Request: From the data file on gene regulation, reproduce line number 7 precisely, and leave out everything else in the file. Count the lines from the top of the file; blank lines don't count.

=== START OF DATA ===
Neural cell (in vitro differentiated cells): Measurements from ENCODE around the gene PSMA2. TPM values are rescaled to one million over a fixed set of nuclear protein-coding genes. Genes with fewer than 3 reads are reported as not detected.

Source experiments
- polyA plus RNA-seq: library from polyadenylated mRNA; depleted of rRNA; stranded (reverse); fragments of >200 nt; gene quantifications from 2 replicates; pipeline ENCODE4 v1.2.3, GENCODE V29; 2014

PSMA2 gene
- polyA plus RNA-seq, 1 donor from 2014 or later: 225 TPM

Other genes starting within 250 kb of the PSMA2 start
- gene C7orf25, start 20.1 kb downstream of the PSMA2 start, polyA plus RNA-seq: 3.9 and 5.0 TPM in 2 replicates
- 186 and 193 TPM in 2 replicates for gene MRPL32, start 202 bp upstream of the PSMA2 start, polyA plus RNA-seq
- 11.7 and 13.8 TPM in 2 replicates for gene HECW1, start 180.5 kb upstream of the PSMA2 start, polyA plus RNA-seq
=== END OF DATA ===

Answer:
- gene C7orf25, start 20.1 kb downstream of the PSMA2 start, polyA plus RNA-seq: 3.9 and 5.0 TPM in 2 replicates